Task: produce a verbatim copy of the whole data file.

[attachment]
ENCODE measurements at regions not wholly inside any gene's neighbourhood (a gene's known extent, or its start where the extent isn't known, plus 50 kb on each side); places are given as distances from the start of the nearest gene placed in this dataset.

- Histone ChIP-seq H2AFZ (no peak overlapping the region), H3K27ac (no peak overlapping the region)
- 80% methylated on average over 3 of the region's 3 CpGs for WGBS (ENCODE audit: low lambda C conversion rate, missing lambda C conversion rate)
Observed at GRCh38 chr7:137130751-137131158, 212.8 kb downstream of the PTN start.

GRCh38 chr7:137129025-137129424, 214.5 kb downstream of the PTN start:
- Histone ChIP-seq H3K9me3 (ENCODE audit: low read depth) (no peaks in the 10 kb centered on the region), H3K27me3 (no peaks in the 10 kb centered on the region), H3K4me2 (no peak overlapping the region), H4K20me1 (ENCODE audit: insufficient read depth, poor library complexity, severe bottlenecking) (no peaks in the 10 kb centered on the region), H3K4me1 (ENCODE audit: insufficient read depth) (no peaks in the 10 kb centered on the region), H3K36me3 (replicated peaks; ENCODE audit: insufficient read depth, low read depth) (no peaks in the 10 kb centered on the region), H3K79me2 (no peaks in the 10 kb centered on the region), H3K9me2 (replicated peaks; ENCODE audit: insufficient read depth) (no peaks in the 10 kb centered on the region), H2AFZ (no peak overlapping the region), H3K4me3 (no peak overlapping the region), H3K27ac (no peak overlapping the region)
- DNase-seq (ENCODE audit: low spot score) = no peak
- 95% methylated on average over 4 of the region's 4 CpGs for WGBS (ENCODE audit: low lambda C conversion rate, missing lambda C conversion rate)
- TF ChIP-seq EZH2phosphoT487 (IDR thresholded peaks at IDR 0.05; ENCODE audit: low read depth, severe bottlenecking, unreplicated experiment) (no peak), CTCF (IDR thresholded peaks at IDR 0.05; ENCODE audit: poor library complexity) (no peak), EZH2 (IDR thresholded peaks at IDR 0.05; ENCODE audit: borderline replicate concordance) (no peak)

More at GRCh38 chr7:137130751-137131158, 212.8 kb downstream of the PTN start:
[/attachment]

ENCODE measurements at regions not wholly inside any gene's neighbourhood (a gene's known extent, or its start where the extent isn't known, plus 50 kb on each side); places are given as distances from the start of the nearest gene placed in this dataset.

- Histone ChIP-seq H2AFZ (no peak overlapping the region), H3K27ac (no peak overlapping the region)
- 80% methylated on average over 3 of the region's 3 CpGs for WGBS (ENCODE audit: low lambda C conversion rate, missing lambda C conversion rate)
Observed at GRCh38 chr7:137130751-137131158, 212.8 kb downstream of the PTN start.

GRCh38 chr7:137129025-137129424, 214.5 kb downstream of the PTN start:
- Histone ChIP-seq H3K9me3 (ENCODE audit: low read depth) (no peaks in the 10 kb centered on the region), H3K27me3 (no peaks in the 10 kb centered on the region), H3K4me2 (no peak overlapping the region), H4K20me1 (ENCODE audit: insufficient read depth, poor library complexity, severe bottlenecking) (no peaks in the 10 kb centered on the region), H3K4me1 (ENCODE audit: insufficient read depth) (no peaks in the 10 kb centered on the region), H3K36me3 (replicated peaks; ENCODE audit: insufficient read depth, low read depth) (no peaks in the 10 kb centered on the region), H3K79me2 (no peaks in the 10 kb centered on the region), H3K9me2 (replicated peaks; ENCODE audit: insufficient read depth) (no peaks in the 10 kb centered on the region), H2AFZ (no peak overlapping the region), H3K4me3 (no peak overlapping the region), H3K27ac (no peak overlapping the region)
- DNase-seq (ENCODE audit: low spot score) = no peak
- 95% methylated on average over 4 of the region's 4 CpGs for WGBS (ENCODE audit: low lambda C conversion rate, missing lambda C conversion rate)
- TF ChIP-seq EZH2phosphoT487 (IDR thresholded peaks at IDR 0.05; ENCODE audit: low read depth, severe bottlenecking, unreplicated experiment) (no peak), CTCF (IDR thresholded peaks at IDR 0.05; ENCODE audit: poor library complexity) (no peak), EZH2 (IDR thresholded peaks at IDR 0.05; ENCODE audit: borderline replicate concordance) (no peak)

More at GRCh38 chr7:137130751-137131158, 212.8 kb downstream of the PTN start: